Situated along Krka River in southern Croatia, Krka National Park is one of those natural mysteries of the universe. Considering it’s close proximity to coastal cities such as Sibenik (20km), Trogir (58km) and Zadar (76km), Krka National Park is always less than an hour away and one of the Croatia’s most prized gems. The park also calls home to over 860 species of flora and many rare and endangered species of fauna.
Krka National Park has five official entrances, the two main being Skradin (From April-November) where you are taken to the park by boat and Lozovac (From April to October) where a bus will take you down to the main area and you’ll be met with an idyllic, picturesque emerald green. Perhaps if you’re lucky enough, a bright blue sky will also be included in your backdrop, either way, Krka National Park will have you eagerly taking each step with anticipation.
“Perhaps if you’re lucky enough, a bright blue sky will also be included in your backdrop.”
I’m sure you’re all familiar with “THAT waterfall” you’ve most likely seen on social media or had the luxury of visiting yourself. If Dubrovnik is the pearl of the Adriatic, then Skradinski Buk is a non-coastal gem, one pictured hundreds of times per minute by onlookers snapping away in awe on a wooden footbridge crossing the lake.
One of the biggest wins for Krka National Park, one up on Plitvice lakes is that you’re allowed to swim in the crystal clear waters. Beware though, during peak summer season Krka National Park is inundated with visitors and those wanting to bathe in the waters meaning, the mainland is covered with towels resembling a typical beach in Croatia. Locals and experts advise the best time to visit Krka National Park and to avoid unnecessary crowds is between April-May.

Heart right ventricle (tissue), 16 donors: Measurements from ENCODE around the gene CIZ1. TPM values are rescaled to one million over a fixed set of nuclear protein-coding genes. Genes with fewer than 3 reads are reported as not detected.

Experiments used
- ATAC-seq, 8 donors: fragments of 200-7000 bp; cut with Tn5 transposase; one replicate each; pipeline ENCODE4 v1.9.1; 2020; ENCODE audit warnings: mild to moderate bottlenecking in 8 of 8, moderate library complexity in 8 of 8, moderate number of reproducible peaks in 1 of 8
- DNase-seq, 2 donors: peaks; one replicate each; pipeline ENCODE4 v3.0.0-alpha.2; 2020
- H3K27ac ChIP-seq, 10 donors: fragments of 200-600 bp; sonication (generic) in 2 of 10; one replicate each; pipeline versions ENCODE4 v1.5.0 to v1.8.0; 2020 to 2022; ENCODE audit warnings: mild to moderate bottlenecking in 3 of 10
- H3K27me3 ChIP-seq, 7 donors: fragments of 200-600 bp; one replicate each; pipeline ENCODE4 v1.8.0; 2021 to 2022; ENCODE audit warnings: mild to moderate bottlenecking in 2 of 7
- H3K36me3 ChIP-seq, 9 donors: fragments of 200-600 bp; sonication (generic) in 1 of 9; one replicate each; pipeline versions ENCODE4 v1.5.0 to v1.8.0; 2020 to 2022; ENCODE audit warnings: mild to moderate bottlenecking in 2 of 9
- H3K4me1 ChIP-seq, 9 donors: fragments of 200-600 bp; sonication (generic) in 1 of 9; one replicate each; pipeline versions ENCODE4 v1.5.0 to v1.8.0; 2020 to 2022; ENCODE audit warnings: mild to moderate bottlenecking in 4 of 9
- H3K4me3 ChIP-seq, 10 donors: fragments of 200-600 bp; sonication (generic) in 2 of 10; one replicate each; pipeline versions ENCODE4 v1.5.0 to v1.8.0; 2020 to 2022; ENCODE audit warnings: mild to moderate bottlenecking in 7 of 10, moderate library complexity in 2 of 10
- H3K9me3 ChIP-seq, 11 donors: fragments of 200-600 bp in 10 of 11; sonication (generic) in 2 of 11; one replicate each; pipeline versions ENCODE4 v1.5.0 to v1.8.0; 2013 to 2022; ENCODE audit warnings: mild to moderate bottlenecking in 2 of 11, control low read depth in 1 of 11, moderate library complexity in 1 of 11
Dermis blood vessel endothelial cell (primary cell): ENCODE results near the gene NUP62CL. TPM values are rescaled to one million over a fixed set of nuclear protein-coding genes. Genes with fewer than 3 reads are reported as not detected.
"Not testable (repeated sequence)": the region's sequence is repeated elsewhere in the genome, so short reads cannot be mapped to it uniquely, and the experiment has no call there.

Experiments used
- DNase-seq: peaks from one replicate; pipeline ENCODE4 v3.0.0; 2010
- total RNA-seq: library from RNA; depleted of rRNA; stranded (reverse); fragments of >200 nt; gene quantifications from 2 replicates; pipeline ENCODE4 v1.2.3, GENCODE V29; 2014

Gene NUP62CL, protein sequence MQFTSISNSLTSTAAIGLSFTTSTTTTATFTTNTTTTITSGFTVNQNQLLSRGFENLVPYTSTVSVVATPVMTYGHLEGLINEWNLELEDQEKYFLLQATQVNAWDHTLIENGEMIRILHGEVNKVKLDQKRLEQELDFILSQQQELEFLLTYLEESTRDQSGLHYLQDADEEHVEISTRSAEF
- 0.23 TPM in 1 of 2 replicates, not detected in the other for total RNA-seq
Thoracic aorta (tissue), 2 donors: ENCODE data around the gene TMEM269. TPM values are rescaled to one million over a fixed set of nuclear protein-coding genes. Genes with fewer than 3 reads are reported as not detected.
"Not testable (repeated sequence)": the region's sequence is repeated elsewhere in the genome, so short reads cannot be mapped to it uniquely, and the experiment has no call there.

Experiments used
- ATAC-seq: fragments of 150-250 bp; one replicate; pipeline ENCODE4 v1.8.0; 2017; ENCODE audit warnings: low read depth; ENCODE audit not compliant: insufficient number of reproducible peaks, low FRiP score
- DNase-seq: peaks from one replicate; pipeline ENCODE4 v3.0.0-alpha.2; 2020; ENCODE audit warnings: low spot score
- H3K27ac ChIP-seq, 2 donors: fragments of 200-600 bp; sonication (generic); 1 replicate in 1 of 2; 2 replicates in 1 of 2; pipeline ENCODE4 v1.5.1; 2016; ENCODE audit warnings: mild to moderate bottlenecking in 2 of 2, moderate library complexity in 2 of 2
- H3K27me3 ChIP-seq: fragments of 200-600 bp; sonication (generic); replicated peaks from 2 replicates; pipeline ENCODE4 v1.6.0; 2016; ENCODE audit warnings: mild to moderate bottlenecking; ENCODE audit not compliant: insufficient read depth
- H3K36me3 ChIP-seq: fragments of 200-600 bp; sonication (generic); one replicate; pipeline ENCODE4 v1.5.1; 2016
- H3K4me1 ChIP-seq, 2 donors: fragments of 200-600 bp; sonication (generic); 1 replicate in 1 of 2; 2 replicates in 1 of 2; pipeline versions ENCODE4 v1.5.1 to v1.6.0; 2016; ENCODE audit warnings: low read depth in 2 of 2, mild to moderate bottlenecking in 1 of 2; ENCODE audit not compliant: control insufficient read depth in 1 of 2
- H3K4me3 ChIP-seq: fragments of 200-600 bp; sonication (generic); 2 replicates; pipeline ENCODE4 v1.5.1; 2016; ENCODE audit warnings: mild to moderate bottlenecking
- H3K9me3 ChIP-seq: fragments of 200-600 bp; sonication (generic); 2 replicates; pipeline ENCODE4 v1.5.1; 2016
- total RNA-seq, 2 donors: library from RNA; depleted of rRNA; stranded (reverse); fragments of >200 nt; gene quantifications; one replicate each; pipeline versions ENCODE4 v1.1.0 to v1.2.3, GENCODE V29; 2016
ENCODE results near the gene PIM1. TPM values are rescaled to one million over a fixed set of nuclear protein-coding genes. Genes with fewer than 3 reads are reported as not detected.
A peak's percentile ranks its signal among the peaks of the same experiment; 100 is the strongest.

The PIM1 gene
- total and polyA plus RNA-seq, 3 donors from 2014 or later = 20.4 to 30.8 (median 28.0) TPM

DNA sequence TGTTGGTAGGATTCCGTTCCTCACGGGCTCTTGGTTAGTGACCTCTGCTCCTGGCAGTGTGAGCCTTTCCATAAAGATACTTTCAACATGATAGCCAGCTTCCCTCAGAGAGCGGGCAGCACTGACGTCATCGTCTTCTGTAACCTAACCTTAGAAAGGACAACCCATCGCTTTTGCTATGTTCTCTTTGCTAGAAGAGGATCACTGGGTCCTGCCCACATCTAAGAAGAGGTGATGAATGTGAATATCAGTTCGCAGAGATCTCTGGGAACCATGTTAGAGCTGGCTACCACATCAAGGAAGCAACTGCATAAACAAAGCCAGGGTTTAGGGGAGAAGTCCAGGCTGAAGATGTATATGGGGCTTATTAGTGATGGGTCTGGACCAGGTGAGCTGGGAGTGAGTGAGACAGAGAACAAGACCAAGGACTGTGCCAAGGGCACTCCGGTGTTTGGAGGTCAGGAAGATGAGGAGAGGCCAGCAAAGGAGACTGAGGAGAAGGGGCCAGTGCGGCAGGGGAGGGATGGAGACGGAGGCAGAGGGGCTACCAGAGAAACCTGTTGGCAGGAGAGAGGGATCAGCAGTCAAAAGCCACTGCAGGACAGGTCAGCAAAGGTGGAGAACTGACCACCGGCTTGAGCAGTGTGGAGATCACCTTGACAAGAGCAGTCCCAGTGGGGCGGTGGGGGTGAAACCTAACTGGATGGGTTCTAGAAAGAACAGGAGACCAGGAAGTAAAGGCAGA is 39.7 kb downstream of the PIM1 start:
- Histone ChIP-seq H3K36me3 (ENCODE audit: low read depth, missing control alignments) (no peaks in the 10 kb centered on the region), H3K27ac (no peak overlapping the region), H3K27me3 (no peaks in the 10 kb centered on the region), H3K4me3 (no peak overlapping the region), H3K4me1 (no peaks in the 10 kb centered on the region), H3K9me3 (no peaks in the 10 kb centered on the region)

The waterfalls can be viewed all year round courtesy of a wooden walking trail that takes about 2 hours to complete giving visitors and up close and personal glimpse of a world that needs to be seen to be believed.
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Krka National Park isn’t all about Skradinski Buk and swimming before one of Europe’s most mystical waterfalls, Krka River holds a special place for the a Monastery on Island Visovac. Whether you’re seeking to personally visit the Monastery via boat or view it from a cliff top, it’s simply an unmissable experience, particularly on a bright blue sunny day.
ENTRY PRICE FOR KRKA NATIONAL PARK 2017
Entry prices for Krka National Park are pricier during peak summer season as opposed to off-season. Between months July-August, tickets cost 180Kuna (approx. 25€) per adult and 100kuna (approx. 15€) per child.
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